Thanks
 

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i am ASSuMEing that you are talking about driveshaft safety loops when you ask about safety hoops.

this is required if you drag race with slicks. it's actually only required in the front i actually have one in the front and one in the rear on my supercharged bullitt.
if you do a lot of high rpm launches with sticky street tires, tread rating of 200 or less, it wouldn't be a bad idea to install one.
if you do burnouts with regular street tires it isn't needed.
it wouldn't be a bad idea to install one in the rear of the driveshaft. if the rear U joint breaks, not to likely on a street car, a flying driveshaft can easily rip open the plastic gas tank and the potential for a fire would be likely.
 

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I respect mrt2you that driveshaft safety loops are not needed for street cars driven normally, not pushed with HP or tire traction mods. But the law of unintended consequences of vehicle modification will happen. Safety is a primary concern with any mod.
With the 1 piece driveshaft, proper installation is key, getting the rear pinion angle correct. My mechanic got the pinion angle correct without having to go to an adjustable upper 3rd link.
Then preventive maintenance inspections, looking for potential failure of a U-joint. After over 60k miles, mechanic detected potential failure of the rear U-joint, so we replaced both. Remember, I drive BLLTT HARD on road courses.
Had installed the Steeda safety 1 loop with the 1 piece driveshaft, before I got addicted to road course. Safety was my thinking. Control the law of unintended consequences of vehicle modification, <$200.
And the 1 piece driveshaft is a great mod. No more clunk with smoother shifts.
 

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i agree a DS loop is a good thing to have for racing.
as i posted i have one in the front AND one in the rear on my car. the rear brace is supposed to help add rigidity to the rear body also. i installed it to protect the gas tank if the rear should break loose.
on my car i make 650 rwhp on pump gas on a street tune. on race 110 no lead and race tune i am at 800+ rwhp and can run 9's in the 1/4 mile at 140 mph+.
a 1 piece DS is a nice addition. i went the high $$$ route and have a carbon fiber DS. this really smoothed out the drive line harmonics.

on a well maintained street car they aren't really needed, especially if you use high miles rated street tires. now if you run sticky street tires, tread wear rating of 200 or less, and do regular burnouts with them. you might start thinking about start thinking about one.
 

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Discussion Starter #13
Thanks for the info on the safety loops. As its just a weekend warrior (no track) I'll be skipping the loop.

I purchased the FRP drive shaft, rear lower control arms, and relocation brackets. Now I just need to wait another 6 weeks to get the Bullitt out of storage! That's gonna suck.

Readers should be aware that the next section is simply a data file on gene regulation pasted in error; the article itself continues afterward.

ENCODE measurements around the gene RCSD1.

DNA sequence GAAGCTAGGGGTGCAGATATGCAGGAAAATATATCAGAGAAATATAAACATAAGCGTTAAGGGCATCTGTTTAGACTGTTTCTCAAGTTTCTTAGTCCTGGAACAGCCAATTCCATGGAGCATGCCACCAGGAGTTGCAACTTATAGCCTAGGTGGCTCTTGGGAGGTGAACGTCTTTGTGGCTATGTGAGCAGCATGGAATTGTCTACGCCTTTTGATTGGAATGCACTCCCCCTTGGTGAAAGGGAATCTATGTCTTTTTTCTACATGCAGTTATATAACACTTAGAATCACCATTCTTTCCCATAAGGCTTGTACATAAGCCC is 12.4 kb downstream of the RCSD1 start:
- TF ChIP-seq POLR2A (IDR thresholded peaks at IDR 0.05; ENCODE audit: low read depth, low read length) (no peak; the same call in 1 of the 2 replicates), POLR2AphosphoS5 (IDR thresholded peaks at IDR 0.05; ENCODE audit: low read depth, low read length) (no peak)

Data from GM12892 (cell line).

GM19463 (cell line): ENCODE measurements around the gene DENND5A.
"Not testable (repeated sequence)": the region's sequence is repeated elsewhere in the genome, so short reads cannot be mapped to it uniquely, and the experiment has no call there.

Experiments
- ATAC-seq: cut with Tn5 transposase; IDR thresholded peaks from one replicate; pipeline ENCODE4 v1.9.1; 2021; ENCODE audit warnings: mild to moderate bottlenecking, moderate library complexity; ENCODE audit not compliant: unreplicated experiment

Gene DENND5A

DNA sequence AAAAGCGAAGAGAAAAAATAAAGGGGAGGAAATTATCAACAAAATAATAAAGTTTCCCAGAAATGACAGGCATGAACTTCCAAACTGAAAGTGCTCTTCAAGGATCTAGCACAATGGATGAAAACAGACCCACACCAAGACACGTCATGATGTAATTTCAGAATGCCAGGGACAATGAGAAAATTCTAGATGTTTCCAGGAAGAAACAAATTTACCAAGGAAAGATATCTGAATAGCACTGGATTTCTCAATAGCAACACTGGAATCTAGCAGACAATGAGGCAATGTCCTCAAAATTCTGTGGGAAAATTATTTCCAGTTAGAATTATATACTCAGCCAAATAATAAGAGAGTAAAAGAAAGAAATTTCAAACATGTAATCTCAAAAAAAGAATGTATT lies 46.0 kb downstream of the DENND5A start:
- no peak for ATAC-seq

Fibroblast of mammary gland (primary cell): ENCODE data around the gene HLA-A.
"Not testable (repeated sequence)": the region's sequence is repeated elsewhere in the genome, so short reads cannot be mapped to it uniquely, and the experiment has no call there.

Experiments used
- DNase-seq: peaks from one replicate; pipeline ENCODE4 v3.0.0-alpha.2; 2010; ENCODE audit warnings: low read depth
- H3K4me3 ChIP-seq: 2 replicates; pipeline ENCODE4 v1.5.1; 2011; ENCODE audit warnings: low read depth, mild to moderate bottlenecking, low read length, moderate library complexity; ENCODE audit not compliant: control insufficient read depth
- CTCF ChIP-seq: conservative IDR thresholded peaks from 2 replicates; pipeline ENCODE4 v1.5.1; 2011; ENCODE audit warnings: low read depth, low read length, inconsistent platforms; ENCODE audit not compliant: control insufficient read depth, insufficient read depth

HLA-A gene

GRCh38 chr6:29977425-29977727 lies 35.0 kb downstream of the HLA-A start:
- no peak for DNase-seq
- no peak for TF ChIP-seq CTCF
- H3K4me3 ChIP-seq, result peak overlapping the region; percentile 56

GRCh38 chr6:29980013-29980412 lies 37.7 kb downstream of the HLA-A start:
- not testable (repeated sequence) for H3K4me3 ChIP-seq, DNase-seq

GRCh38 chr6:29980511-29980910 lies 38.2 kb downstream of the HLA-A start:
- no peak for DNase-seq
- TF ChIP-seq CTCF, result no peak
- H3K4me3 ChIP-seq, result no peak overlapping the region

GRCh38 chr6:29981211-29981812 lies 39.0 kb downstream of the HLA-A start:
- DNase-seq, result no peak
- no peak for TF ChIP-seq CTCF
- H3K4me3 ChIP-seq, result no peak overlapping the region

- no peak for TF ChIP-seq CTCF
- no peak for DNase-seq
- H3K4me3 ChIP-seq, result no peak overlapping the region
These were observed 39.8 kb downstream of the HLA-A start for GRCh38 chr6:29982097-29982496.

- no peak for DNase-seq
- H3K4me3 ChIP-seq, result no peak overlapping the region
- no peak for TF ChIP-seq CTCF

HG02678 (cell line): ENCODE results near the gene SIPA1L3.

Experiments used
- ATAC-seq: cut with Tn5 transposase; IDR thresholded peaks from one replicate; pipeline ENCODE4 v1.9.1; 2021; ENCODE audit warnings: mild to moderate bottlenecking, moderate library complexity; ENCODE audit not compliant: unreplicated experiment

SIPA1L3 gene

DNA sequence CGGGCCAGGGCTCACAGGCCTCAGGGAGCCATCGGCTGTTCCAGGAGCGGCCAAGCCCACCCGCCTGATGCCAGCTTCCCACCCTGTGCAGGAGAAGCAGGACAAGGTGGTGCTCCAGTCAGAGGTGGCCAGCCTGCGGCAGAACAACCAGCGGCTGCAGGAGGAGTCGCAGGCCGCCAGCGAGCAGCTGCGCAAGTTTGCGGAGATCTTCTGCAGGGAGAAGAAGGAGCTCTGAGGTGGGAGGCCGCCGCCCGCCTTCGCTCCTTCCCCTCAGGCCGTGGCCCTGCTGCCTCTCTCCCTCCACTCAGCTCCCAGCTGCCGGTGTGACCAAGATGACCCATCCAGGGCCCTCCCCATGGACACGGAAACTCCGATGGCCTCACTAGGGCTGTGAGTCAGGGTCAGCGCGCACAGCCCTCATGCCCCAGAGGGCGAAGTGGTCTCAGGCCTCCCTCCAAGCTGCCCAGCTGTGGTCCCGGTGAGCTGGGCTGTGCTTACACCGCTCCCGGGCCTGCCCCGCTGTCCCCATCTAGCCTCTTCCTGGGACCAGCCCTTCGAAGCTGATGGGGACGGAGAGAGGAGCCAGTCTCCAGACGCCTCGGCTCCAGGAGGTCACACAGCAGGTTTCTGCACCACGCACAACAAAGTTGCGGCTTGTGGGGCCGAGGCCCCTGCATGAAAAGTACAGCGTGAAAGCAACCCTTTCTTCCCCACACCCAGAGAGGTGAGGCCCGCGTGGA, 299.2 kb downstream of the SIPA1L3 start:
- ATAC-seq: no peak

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Here's a thought - the Blowfish Racing shifter bracket allows you to mount your shifter to the transmission, instead of partially onto the chassis floor, and makes shift action a hundred times better. Also, due to its construction, it qualifies as an NHRA-certified drive shaft loop - at no extra cost.
 

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Consider the Michelin PS4 tires. They totally transformed the handling of my Bullitt. They are considered summer tires but I have driven them in the rain and at 30 degree F and have had no problems. I you still haven't done so, when you replace your tires, throw away the old band type TPMS sensors and go with the valve stem mounted ones. I did mine at Costco and it was easy inexpensive.
 

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Discussion Starter #17
Getting the Bullitt out of storage this Friday and the car is going into the shop the following Monday to have the following installed:

1. FRP One piece aluminum driveshaft
2. FRP Rear lower control arm relocation brackets
3. FRP Rear lower control arms

From the look of the FRP relocation brackets, there are only 2 places to re-mount the control arms. Has anyone used the FRP brackets before, and which of the 2 holes did you use?

Thanks
 

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Getting the Bullitt out of storage this Friday and the car is going into the shop the following Monday to have the following installed:

1. FRP One piece aluminum driveshaft
2. FRP Rear lower control arm relocation brackets
3. FRP Rear lower control arms

From the look of the FRP relocation brackets, there are only 2 places to re-mount the control arms. Has anyone used the FRP brackets before, and which of the 2 holes did you use?

Thanks
The FRP relocation brackets are what I have on my car. I used the upper holes to compensate for the 1" drop I have and keep the geometry approximately the same as stock. If you want more weight transfer then you can put them in the lower holes. I've contemplated doing that for the drag strip, but have never taken the time to actually do it.
 

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Discussion Starter #19
Thanks for the reply Steve. Mine is still stock height. I’m guessing that doesn’t matter and that I should still go with the upper setting. Yes? No?
 

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Thanks for the reply Steve. Mine is still stock height. I’m guessing that doesn’t matter and that I should still go with the upper setting. Yes? No?
I'd stay in the upper holes if you're still at stock height. It should improve your traction off the line slightly because of the change in instant center. I don't know how much of a physics person you are, but there are numerous videos out there on how the instant center changes the suspension reaction (and weight transfer) depending on where it's set. One benefit of planting the tires better is that it tends to wheel hop less. Between the stiffer lower control arms and the slight change of geometry, you shouldn't have any issues with wheel hop.